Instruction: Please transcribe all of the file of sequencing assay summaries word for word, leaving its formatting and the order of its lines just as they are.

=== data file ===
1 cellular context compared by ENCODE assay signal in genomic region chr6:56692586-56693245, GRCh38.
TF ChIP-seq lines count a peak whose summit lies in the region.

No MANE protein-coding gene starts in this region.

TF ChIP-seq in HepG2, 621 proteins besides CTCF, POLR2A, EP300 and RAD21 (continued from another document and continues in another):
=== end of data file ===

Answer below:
1 cellular context compared by ENCODE assay signal in genomic region chr6:56692586-56693245, GRCh38.
TF ChIP-seq lines count a peak whose summit lies in the region.

No MANE protein-coding gene starts in this region.

TF ChIP-seq in HepG2, 621 proteins besides CTCF, POLR2A, EP300 and RAD21 (continued from another document and continues in another):